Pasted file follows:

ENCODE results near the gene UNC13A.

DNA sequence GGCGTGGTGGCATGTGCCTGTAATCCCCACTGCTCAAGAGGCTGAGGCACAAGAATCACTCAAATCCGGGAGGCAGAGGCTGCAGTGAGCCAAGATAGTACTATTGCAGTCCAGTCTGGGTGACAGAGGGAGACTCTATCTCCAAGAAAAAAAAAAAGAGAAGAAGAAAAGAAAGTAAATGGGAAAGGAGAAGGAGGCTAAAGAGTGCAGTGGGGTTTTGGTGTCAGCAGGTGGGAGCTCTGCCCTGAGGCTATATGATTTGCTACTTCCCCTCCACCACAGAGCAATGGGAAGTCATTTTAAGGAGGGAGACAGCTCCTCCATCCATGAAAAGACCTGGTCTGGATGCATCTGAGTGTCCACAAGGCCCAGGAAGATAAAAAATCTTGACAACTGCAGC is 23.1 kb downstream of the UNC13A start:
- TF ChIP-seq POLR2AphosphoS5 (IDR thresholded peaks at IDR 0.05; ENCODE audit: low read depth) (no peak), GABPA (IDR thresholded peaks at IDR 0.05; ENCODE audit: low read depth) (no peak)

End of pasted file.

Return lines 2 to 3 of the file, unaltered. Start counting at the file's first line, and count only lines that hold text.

DNA sequence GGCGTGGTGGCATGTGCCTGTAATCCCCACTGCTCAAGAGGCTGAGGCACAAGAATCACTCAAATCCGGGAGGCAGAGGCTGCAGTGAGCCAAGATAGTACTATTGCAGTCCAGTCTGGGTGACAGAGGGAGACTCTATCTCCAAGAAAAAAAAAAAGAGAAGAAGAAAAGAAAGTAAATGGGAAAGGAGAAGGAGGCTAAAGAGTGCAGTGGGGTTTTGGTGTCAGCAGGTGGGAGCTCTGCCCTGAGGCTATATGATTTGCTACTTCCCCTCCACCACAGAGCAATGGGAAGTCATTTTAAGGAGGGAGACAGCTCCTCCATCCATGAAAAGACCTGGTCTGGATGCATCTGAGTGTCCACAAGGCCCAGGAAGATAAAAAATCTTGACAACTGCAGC is 23.1 kb downstream of the UNC13A start:
- TF ChIP-seq POLR2AphosphoS5 (IDR thresholded peaks at IDR 0.05; ENCODE audit: low read depth) (no peak), GABPA (IDR thresholded peaks at IDR 0.05; ENCODE audit: low read depth) (no peak)